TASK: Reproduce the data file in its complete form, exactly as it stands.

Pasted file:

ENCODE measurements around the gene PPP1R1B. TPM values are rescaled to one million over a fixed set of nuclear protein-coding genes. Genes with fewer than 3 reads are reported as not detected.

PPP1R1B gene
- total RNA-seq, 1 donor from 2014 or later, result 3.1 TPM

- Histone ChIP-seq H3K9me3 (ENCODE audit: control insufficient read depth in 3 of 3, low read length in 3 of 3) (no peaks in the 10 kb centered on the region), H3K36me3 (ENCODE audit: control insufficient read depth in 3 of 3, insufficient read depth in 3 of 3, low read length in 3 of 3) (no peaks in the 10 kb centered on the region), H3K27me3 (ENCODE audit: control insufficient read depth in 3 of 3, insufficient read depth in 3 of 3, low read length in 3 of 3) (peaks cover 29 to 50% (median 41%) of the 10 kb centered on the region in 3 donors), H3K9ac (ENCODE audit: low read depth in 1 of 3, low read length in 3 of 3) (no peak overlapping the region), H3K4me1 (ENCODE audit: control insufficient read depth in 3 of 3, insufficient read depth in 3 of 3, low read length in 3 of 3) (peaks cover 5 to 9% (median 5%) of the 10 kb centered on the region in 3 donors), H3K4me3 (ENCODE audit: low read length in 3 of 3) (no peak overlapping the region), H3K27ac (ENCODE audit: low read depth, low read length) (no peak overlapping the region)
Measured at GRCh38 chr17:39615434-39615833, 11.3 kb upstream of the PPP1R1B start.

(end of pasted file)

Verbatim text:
ENCODE measurements around the gene PPP1R1B. TPM values are rescaled to one million over a fixed set of nuclear protein-coding genes. Genes with fewer than 3 reads are reported as not detected.

PPP1R1B gene
- total RNA-seq, 1 donor from 2014 or later, result 3.1 TPM

- Histone ChIP-seq H3K9me3 (ENCODE audit: control insufficient read depth in 3 of 3, low read length in 3 of 3) (no peaks in the 10 kb centered on the region), H3K36me3 (ENCODE audit: control insufficient read depth in 3 of 3, insufficient read depth in 3 of 3, low read length in 3 of 3) (no peaks in the 10 kb centered on the region), H3K27me3 (ENCODE audit: control insufficient read depth in 3 of 3, insufficient read depth in 3 of 3, low read length in 3 of 3) (peaks cover 29 to 50% (median 41%) of the 10 kb centered on the region in 3 donors), H3K9ac (ENCODE audit: low read depth in 1 of 3, low read length in 3 of 3) (no peak overlapping the region), H3K4me1 (ENCODE audit: control insufficient read depth in 3 of 3, insufficient read depth in 3 of 3, low read length in 3 of 3) (peaks cover 5 to 9% (median 5%) of the 10 kb centered on the region in 3 donors), H3K4me3 (ENCODE audit: low read length in 3 of 3) (no peak overlapping the region), H3K27ac (ENCODE audit: low read depth, low read length) (no peak overlapping the region)
Measured at GRCh38 chr17:39615434-39615833, 11.3 kb upstream of the PPP1R1B start.